Modeling And Computation Of Turbulent Nonreacting And Reacting Sprays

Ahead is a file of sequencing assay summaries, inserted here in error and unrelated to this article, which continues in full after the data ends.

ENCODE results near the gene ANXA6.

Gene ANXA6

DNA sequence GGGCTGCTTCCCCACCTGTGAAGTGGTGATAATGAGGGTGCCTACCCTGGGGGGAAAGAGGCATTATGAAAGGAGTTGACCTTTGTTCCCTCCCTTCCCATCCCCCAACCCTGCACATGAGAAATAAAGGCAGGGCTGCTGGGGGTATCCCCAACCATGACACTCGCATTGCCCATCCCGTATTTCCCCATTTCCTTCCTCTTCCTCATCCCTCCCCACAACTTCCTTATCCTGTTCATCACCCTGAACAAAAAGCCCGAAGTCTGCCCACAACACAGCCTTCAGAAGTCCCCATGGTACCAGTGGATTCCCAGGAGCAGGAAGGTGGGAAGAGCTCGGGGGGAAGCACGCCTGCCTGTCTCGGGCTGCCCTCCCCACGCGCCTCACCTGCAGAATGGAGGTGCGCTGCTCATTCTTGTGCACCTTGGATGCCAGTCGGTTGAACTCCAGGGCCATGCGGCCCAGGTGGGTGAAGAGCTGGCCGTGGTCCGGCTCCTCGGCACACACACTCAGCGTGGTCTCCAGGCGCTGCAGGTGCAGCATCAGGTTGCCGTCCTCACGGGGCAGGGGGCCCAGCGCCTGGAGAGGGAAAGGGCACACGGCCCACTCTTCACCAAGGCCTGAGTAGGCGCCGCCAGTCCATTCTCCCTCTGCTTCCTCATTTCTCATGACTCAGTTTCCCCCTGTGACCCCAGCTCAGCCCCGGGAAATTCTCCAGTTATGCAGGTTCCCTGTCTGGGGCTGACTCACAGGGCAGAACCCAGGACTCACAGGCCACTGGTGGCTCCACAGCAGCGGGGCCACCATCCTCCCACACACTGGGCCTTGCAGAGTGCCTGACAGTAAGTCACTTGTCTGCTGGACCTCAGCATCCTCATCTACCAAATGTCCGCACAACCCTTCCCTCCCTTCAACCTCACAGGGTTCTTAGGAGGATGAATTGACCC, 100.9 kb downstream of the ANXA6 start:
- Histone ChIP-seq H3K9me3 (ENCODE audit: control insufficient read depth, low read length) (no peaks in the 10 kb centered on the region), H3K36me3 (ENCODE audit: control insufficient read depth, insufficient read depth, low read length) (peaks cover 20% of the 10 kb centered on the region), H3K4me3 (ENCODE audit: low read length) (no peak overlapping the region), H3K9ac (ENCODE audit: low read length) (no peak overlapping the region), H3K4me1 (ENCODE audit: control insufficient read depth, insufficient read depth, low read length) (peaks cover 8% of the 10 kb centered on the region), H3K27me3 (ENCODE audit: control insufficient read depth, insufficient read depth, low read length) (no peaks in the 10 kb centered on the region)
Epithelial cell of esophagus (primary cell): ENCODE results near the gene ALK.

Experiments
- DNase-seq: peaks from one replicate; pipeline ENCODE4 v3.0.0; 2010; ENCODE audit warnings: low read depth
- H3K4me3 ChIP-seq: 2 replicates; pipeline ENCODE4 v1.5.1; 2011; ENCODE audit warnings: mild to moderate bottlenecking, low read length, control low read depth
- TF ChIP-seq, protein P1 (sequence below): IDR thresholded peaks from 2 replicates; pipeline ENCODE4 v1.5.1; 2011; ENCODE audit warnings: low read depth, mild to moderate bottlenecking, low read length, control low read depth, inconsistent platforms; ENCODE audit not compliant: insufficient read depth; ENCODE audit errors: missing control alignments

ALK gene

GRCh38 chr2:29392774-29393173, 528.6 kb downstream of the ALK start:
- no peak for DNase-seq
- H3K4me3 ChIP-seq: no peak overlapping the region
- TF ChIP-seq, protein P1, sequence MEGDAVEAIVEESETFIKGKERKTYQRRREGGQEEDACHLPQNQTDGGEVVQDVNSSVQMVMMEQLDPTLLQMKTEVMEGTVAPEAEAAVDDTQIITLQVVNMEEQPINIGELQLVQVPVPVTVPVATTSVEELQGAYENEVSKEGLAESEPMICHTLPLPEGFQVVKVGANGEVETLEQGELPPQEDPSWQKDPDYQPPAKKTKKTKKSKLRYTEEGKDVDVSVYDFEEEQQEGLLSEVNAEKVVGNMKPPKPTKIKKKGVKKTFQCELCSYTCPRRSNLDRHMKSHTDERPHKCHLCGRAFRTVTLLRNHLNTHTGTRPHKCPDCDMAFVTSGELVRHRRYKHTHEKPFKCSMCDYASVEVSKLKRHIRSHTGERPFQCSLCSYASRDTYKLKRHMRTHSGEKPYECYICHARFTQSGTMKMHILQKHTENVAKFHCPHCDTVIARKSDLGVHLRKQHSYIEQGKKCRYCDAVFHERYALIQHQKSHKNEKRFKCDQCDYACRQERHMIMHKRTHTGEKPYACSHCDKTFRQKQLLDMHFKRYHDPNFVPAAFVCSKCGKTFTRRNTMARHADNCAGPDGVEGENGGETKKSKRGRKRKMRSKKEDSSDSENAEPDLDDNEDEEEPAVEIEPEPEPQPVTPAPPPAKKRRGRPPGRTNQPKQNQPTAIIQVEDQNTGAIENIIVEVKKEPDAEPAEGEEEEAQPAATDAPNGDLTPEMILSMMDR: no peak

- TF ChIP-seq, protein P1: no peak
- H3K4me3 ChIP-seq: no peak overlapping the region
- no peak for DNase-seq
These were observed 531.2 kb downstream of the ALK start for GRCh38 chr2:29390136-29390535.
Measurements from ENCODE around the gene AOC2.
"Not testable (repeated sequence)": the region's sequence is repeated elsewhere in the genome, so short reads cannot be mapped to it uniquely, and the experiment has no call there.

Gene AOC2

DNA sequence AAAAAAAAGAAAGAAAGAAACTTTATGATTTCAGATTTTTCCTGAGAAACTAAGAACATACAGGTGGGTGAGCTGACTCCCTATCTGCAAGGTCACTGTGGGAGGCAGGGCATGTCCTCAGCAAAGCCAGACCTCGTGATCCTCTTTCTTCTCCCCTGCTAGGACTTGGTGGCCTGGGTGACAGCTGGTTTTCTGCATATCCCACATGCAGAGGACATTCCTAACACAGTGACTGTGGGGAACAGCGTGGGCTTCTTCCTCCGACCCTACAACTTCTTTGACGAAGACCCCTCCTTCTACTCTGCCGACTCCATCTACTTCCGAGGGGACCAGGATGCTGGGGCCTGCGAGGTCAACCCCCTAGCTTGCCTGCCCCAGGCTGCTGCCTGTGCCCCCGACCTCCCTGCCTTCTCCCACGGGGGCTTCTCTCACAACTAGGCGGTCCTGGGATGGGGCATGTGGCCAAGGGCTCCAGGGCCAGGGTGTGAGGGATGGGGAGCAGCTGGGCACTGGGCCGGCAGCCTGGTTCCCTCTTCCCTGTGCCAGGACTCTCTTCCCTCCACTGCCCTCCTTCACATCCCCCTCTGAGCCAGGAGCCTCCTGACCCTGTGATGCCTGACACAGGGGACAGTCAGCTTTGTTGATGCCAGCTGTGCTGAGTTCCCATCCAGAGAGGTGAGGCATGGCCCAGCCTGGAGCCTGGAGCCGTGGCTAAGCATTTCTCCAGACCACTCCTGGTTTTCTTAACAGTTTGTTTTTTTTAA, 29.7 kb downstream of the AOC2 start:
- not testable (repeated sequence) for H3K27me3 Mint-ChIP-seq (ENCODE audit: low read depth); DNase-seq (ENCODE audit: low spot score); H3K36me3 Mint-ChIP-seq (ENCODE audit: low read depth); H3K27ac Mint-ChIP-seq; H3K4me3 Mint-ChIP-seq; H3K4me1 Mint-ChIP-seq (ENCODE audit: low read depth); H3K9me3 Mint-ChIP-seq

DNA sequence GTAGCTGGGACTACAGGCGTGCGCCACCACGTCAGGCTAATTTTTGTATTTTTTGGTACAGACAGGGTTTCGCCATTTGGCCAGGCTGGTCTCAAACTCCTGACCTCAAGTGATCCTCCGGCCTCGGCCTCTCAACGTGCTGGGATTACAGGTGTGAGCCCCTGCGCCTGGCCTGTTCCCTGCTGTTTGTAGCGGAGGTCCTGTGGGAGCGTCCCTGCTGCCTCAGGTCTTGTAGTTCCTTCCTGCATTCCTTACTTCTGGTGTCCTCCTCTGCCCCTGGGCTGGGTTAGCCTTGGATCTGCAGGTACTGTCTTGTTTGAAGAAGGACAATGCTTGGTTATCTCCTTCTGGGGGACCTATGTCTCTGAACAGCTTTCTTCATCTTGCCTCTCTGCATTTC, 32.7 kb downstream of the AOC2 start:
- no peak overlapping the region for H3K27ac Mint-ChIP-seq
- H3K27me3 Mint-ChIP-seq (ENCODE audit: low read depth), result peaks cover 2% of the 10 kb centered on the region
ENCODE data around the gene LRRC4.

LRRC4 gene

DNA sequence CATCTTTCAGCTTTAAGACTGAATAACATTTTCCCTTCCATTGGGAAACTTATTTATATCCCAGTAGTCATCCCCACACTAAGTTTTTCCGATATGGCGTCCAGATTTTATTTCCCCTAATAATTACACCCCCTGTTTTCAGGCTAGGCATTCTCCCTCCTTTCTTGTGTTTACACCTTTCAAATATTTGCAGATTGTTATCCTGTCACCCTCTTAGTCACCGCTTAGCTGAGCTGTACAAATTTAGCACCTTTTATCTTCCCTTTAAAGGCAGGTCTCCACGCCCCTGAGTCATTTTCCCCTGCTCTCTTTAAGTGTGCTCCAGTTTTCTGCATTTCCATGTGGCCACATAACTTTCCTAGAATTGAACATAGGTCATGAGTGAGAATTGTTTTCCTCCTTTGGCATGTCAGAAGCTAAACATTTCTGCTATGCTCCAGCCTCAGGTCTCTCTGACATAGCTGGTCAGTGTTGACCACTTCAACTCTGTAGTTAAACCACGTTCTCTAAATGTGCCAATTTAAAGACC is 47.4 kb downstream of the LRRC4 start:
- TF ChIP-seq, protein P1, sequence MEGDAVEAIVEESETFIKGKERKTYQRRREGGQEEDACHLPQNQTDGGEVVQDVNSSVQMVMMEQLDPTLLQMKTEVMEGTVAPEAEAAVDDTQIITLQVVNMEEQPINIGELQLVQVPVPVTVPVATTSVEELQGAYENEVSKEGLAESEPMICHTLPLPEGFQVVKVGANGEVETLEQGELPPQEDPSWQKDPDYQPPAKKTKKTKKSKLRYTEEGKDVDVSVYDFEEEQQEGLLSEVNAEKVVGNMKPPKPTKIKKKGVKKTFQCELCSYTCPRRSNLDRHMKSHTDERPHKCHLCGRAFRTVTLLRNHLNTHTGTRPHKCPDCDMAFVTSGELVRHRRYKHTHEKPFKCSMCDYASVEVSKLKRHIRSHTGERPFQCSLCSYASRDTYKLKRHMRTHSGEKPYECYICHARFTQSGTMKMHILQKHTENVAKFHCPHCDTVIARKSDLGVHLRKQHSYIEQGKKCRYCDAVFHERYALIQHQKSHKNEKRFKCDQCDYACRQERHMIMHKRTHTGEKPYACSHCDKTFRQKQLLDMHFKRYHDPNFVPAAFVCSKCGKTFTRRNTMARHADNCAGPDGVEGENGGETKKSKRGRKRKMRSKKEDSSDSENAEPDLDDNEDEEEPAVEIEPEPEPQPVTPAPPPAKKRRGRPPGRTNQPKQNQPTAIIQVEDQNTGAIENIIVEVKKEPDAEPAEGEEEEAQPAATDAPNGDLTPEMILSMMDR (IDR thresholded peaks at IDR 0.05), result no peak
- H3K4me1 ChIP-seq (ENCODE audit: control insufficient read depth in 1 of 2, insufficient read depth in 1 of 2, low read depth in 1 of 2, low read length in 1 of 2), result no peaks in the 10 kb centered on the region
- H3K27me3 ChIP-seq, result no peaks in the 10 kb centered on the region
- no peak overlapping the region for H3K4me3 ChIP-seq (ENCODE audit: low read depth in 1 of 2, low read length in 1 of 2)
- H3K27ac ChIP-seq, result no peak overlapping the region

Numerical modeling of several turbulent nonreacting and reacting spray jets is carried out using a fully stochastic separated flow (FSSF) approach. As is widely used, the carrier-phase is considered in an Eulerian framework, while the dispersed phase is tracked in a Lagrangian framework following the stochastic separated flow (SSF) model. Various interactions between the two phases are taken into account by means of two-way coupling. Spray evaporation is described using a thermal model with an infinite conductivity in the liquid phase. The gas-phase turbulence terms are closed using the k-� model. In the classical SSF (CSSF) approach the effects of turbulent velocity fluctuations of the gas-phase are modeled stochastically to obtain instantaneous gas-phase velocity, which subsequently is used to estimate droplet dispersion and interphase transport rates. However, in the CSSF model, no such effort is made to model the effects of the fluctuations in the gas-phase reactive scalars, namely temperature and species mass fractions. Instead, the mean value of these scalars is used while solving for the droplet governing equations and estimating various interphase source terms. Also, in flamelet model and conditional moment closure (CMC) applications of turbulent sprays, the mixture fraction is defined using conventional definition, which is no longer a conserved quantity due to associated phase change. Therefore, in this thesis a novel mixture fraction based FSSF approach is used to stochastically model the fluctuating temperature and composition of the gas phase. These gas-phase reactive scalars are then used to refine the estimates of the heat and mass transfer rates between the droplets and the surrounding gas-phase. It is assumed that the fluctuations in the gas-phase reactive scalars are inherently associated with the fluctuation of a single conserved scalar, namely instantaneous mixture fraction. Instantaneous value of the gas-phase reactive scalars seen by individual droplets is then estimated from the instantaneous gas-phase mixture fraction, which is obtained as the Weiner process by randomly sampling a known beta-function probability density function (PDF) of the local mixture fraction field. Finally, Favre mean value of the gas-phase scalars are recovered as appropriate moments of the PDF. The present definition of the mixture fraction based on its instantaneous value facilitate exact calculation of the source terms in the transport equation for variance of the mixture fraction, whereas conventional definition leads to terms which require further modeling and simplifications. The present FSSF model also accounts for the possibility of existence of an envelope flame between the droplet and the bulk gas-phase, which greatly increases the heat and mass transfer rates to the droplet. The present model allows us to treat the occurrence of envelope flame separately which is otherwise neglected in the conventional spray combustion models. The FSSF model is implemented into a numerical code, and different well-defined nonreacting and reacting turbulent spray jets are investigated. For the reacting spray jets, single-step irreversible reaction with infinitely fast chemistry is assumed in the body of the flow. In such cases special care must be taken with modeling the upstream boundary condition. This is because the flow from the spray jet nozzle is unreacted and yet it becomes well reacted shortly downstream. Numerical results are compared against experimental measurements as well as with predictions using the CSSF approach. Numerical results from the FSSF and CSSF model are almost identical for the nonreacting spray jets, where the fluctuations in the gas-phase scalars are relatively low. For the reacting sprays, significant differences are found between the results of the FSSF and CSSF models for the reacting spray jets, where the fluctuations in the reactive scalars are high. The FSSF model reasonably predicts many features of the jet spray flames, such as flame length, gas-phase temperature, and spray droplet velocity/diameter distribution; results appear to be close to the experimental measurements. Finally, the combustion characteristics of the reacting spray jets are studied following classical group combustion theory. It shows that these spray jets have external group combustion mode near the nozzle-exit. Transition to internal group combustion takes place at different downstream locations based on the droplet loading and equivalence ratio at the nozzle-exit, whereas single droplet combustion regime is observed near the tip of the visible flame. Another alternate approach to study the combustion behavior of a cloud is proposed based on fraction of droplets having i) no envelope flame, ii) envelope flame, iii) extinguished envelope flame due to high slip velocity, iv) extinguished envelope flame due to droplet diameter being too small, v) both iii) and iv) above. Based on these, different group combustion behavior of the reacting spray jets are interpreted.
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